When times get tough, there’s one big workforce management mistake that tends to get made by many businesses . . .
Employee engagement falls off the radar.
The Forgotten Case For Employee Engagement
It depends on who you talk to, of course, but most HR-minded folk would agree that there is a fairly strong business case in favour of increasing employee engagement.
After all, here’s what the hugely influential Gallup organisation had to say about employee engagement as part of their ongoing assessment in which they interviewed more than 3 million employees since 1997:
“Engaged employees are clearly more valuable to your company than disenchanted ones. Great managers and leaders know this instinctively, and The Gallup Organization’s latest research into employee engagement levels among the U.S. workforce confirms it. In fact, according to Gallup’s calculations, actively disengaged employees – the least productive – cost the American economy up to $350 billion per year in lost productivity.”
At an individual employee level, Gallup calculated that each disengaged employee costs businesses approximately $3,400 for every $10,000 paid in salary. Click to tweet
In contrast, Gallup suggested that engaged employees were far more productive and profitable due to their very strong customer focus and heightened sense of self-accountability. These types of employees were also noted as being stayers – their average tenure within organisations is longer and so they continue to contribute to economic grow over the long term.
In an economic downturn, this sort of real data and positive reviews would reasonably be expected to lead all organisations to eke out maximum business performance by further encouraging employee engagement efforts.
However, we continue to see industry surveys and reports that show that many employees are either dissatisfied or actively disengaged in their work.
In Australia, a recent large-scale workforce survey conduct by Insync found that just over half of all people voluntarily leaving their employers were doing so due to disengagement. Click to tweet
A Focus On Survival
The most likely reason for a company’s loss of focus in this vital area is the simple need for survival.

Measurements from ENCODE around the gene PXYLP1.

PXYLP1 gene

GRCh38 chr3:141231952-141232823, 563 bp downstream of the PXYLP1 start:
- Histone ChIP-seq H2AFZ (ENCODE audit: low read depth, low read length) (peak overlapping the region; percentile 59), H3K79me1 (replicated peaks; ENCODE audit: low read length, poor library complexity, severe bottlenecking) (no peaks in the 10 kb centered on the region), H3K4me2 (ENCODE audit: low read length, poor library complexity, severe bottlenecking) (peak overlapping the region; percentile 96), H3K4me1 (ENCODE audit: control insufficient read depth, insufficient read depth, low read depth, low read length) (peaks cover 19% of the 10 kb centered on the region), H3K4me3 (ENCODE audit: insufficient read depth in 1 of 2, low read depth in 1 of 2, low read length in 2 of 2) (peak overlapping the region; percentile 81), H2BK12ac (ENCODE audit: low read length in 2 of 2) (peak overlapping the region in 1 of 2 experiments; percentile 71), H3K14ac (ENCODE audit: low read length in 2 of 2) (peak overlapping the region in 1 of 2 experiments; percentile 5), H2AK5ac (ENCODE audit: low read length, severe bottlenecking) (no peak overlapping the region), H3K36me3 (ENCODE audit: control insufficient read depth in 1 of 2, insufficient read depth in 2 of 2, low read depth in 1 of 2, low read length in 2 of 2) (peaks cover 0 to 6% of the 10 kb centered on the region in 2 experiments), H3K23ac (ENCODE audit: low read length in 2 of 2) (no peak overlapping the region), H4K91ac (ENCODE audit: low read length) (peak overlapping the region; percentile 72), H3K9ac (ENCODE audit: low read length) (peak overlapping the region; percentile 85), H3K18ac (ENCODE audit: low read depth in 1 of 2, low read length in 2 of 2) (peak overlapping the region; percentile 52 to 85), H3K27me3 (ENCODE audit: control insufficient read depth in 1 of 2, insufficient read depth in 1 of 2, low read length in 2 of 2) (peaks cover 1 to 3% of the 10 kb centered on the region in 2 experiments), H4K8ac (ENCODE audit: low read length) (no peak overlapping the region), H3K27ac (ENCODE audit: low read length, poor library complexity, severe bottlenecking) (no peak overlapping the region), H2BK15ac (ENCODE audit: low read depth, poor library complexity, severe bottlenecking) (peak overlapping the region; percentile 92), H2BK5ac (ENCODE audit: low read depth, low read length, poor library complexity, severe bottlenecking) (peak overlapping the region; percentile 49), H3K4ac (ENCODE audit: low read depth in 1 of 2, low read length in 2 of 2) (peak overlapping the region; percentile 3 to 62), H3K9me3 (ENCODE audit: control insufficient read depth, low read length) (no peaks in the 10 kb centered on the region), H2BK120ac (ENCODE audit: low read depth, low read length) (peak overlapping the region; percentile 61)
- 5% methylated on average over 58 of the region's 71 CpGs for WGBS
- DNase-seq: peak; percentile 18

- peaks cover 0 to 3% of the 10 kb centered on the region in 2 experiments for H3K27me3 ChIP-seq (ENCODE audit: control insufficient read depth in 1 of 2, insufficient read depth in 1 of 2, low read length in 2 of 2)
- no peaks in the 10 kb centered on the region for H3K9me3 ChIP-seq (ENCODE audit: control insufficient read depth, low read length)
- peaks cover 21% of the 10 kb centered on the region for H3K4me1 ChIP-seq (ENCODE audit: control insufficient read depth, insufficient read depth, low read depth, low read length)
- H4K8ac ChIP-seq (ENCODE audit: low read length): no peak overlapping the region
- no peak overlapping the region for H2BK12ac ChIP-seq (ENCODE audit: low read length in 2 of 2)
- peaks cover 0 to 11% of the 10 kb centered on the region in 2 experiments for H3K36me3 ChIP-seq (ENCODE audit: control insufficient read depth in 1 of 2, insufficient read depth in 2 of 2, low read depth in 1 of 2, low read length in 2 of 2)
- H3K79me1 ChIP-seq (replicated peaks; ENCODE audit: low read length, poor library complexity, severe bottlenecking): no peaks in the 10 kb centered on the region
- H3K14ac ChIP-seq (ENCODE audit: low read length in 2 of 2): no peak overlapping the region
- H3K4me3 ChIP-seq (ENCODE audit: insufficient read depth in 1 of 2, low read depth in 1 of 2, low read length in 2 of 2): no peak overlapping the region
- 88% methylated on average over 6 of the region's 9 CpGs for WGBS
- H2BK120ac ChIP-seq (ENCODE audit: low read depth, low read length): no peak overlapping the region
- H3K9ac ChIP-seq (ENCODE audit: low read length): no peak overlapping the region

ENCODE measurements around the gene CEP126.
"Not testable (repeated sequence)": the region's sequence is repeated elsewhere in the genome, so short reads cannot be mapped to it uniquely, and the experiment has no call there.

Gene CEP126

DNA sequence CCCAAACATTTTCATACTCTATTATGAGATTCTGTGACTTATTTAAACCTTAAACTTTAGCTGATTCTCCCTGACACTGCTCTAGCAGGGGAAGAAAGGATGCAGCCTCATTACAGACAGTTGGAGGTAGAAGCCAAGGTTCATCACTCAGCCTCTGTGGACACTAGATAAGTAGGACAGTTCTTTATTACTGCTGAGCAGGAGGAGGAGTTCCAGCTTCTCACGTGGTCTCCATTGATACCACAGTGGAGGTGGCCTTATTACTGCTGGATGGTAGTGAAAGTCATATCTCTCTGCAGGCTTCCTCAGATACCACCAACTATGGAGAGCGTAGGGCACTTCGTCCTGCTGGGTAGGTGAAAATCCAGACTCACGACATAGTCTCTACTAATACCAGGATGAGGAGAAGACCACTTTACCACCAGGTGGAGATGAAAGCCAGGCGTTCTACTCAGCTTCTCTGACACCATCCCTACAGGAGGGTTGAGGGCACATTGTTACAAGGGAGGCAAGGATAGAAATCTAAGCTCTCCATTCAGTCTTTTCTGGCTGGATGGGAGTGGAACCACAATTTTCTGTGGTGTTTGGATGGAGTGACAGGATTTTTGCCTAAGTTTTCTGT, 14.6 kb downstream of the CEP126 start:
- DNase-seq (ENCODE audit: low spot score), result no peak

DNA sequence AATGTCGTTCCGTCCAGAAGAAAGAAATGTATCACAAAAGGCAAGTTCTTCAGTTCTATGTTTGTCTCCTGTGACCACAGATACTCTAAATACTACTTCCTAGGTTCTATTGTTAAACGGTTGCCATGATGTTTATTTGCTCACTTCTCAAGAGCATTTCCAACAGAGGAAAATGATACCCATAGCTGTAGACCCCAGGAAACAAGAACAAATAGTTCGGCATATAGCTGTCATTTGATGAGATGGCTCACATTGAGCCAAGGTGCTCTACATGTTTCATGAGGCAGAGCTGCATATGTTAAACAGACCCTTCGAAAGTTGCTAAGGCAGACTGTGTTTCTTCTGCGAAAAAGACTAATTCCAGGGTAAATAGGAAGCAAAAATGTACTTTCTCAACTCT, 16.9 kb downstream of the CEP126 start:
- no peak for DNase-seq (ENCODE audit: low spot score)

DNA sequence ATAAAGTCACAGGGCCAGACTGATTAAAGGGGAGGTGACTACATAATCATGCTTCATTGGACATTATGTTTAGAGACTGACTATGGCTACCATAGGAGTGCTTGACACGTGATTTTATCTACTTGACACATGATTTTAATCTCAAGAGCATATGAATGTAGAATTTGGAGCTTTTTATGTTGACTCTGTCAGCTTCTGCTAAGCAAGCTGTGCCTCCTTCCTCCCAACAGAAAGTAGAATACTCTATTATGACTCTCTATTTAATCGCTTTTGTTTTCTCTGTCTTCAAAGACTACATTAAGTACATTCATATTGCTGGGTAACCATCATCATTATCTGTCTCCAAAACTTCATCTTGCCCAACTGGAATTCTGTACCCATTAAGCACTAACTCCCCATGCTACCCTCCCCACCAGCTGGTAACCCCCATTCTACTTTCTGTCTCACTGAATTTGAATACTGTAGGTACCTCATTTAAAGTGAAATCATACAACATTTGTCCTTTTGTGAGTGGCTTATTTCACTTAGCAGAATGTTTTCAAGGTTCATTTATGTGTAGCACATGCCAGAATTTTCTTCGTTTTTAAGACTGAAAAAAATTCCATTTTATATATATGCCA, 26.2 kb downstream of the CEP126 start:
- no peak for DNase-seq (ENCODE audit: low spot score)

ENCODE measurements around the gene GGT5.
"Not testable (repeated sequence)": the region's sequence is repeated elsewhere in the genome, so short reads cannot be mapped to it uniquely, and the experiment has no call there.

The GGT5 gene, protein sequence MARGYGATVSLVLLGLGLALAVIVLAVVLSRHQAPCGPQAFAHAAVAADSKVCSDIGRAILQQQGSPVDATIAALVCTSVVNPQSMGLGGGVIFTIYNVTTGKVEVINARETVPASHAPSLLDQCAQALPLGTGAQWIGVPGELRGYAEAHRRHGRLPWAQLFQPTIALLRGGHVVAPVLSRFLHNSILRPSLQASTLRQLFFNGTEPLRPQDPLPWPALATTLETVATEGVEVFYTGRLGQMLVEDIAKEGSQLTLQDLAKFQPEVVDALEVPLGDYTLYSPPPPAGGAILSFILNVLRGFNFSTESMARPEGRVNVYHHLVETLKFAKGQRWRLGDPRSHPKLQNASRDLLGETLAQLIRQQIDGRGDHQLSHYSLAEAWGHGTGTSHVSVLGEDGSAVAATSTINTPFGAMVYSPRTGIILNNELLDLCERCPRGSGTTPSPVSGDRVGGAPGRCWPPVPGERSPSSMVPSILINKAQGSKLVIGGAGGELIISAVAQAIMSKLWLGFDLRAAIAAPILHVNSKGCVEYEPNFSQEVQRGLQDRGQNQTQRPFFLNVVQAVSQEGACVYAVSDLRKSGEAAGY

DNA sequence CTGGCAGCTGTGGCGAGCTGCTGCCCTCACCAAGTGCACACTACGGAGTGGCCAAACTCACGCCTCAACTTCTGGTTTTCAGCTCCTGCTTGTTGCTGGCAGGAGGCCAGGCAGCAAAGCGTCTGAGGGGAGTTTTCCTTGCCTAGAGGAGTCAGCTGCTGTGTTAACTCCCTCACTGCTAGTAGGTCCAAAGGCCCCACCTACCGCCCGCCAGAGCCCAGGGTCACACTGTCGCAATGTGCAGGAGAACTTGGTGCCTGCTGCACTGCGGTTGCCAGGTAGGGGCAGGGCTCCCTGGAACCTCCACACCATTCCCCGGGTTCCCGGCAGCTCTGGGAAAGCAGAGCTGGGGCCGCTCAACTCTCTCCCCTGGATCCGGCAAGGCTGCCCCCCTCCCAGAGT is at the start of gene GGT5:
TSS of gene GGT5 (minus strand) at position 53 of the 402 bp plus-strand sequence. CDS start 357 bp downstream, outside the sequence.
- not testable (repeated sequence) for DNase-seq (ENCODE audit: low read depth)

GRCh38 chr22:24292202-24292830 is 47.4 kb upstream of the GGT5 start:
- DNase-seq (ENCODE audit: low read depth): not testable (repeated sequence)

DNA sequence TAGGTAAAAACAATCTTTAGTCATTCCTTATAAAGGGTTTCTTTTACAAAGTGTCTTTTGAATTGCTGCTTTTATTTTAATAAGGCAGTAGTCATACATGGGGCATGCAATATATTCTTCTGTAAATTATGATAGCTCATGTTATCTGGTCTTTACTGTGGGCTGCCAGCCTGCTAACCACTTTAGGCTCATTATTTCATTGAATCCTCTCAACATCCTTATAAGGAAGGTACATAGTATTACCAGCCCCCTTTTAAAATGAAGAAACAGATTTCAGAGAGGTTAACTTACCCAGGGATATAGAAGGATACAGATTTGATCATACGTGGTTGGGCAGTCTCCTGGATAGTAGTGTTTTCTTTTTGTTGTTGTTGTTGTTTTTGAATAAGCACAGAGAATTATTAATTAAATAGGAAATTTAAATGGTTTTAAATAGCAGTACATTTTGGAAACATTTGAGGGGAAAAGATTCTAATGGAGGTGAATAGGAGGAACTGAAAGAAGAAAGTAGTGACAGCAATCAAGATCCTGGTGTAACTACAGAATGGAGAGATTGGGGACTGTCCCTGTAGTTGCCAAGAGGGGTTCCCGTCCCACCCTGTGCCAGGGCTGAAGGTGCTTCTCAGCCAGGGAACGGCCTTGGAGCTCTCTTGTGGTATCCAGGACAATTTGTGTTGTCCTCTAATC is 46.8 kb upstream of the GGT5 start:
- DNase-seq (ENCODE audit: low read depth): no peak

In tough economic times, many organisations will focus all their energy on purely operational matters.
Some short-sighted companies have seen the economic downturn as an opportunity to get rid of the ‘dead wood’ but such an approach is rarely done with longer term consequences in mind.
Jack Welch became known for his tough approach to performance management and firing but he was careful to combine this with a very strong focus on employee engagement for those who remained.
Organisations that lose sight of the needs and expectations of their workforce at any time place the future in jeopardy.
This is especially true in hard times.
Indeed, our friends over in the UK recognised this fact with a report commissioned by the Secretary of State for Business, Innovation and Skills arguing that: “wider delivery of employee engagement could have a positive impact on UK competitiveness and performance both during the downturn and in powering through to recovery.”
How To Benefit From A Recession
A time of recession or low growth is exactly the right time to be maximising the performance and discretionary efforts of the workforce.
Any person who thinks that an economic downturn is no time for achieving businesses management excellence should keep in mind the findings from the well-known Kauffman Foundation study of a few years ago. The study revealed that just under half of Inc. Magazine’s Fastest Growing Companies and 57% of the Fortune 500 companies had been founded during a recession or bear market. Click to tweet This included many companies that value and encourage discretionary effort and staff motivation such as Sears, General Electric, 3M, Ford, Boeing, State Farm Insurance, and Delta Air Lines.
Tough trading conditions are no excuse to drop the ball by not seeking maximum levels of staff motivation. In fact, they offer proactive businesses a competitive advantage.